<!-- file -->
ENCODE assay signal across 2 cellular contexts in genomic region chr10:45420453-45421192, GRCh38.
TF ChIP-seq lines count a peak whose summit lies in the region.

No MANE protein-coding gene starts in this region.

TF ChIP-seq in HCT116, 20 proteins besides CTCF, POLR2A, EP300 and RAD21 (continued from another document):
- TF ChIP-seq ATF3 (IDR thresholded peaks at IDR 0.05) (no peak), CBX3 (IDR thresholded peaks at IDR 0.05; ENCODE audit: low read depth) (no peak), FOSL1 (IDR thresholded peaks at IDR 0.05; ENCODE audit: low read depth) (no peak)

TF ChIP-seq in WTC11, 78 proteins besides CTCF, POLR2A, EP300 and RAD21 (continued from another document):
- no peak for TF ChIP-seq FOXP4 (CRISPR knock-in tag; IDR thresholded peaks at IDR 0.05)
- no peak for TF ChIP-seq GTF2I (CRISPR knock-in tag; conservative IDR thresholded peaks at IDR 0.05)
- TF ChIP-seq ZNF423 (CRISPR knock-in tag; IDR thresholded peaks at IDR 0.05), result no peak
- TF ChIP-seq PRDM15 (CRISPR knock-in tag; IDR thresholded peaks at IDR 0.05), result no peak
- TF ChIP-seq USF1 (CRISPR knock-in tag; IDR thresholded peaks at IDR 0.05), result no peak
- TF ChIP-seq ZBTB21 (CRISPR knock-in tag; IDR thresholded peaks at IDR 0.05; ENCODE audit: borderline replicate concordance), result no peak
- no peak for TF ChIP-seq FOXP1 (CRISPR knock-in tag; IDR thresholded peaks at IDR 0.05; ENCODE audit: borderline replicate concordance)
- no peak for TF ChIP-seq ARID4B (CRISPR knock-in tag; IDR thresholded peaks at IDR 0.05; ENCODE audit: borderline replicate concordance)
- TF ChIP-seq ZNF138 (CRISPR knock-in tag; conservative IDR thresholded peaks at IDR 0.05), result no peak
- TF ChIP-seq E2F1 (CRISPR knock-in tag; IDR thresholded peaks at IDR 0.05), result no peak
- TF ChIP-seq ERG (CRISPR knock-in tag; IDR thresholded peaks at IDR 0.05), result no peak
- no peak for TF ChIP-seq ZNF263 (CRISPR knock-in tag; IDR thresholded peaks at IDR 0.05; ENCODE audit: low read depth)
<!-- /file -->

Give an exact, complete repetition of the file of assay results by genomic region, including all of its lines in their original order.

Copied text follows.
ENCODE assay signal across 2 cellular contexts in genomic region chr10:45420453-45421192, GRCh38.
TF ChIP-seq lines count a peak whose summit lies in the region.

No MANE protein-coding gene starts in this region.

TF ChIP-seq in HCT116, 20 proteins besides CTCF, POLR2A, EP300 and RAD21 (continued from another document):
- TF ChIP-seq ATF3 (IDR thresholded peaks at IDR 0.05) (no peak), CBX3 (IDR thresholded peaks at IDR 0.05; ENCODE audit: low read depth) (no peak), FOSL1 (IDR thresholded peaks at IDR 0.05; ENCODE audit: low read depth) (no peak)

TF ChIP-seq in WTC11, 78 proteins besides CTCF, POLR2A, EP300 and RAD21 (continued from another document):
- no peak for TF ChIP-seq FOXP4 (CRISPR knock-in tag; IDR thresholded peaks at IDR 0.05)
- no peak for TF ChIP-seq GTF2I (CRISPR knock-in tag; conservative IDR thresholded peaks at IDR 0.05)
- TF ChIP-seq ZNF423 (CRISPR knock-in tag; IDR thresholded peaks at IDR 0.05), result no peak
- TF ChIP-seq PRDM15 (CRISPR knock-in tag; IDR thresholded peaks at IDR 0.05), result no peak
- TF ChIP-seq USF1 (CRISPR knock-in tag; IDR thresholded peaks at IDR 0.05), result no peak
- TF ChIP-seq ZBTB21 (CRISPR knock-in tag; IDR thresholded peaks at IDR 0.05; ENCODE audit: borderline replicate concordance), result no peak
- no peak for TF ChIP-seq FOXP1 (CRISPR knock-in tag; IDR thresholded peaks at IDR 0.05; ENCODE audit: borderline replicate concordance)
- no peak for TF ChIP-seq ARID4B (CRISPR knock-in tag; IDR thresholded peaks at IDR 0.05; ENCODE audit: borderline replicate concordance)
- TF ChIP-seq ZNF138 (CRISPR knock-in tag; conservative IDR thresholded peaks at IDR 0.05), result no peak
- TF ChIP-seq E2F1 (CRISPR knock-in tag; IDR thresholded peaks at IDR 0.05), result no peak
- TF ChIP-seq ERG (CRISPR knock-in tag; IDR thresholded peaks at IDR 0.05), result no peak
- no peak for TF ChIP-seq ZNF263 (CRISPR knock-in tag; IDR thresholded peaks at IDR 0.05; ENCODE audit: low read depth)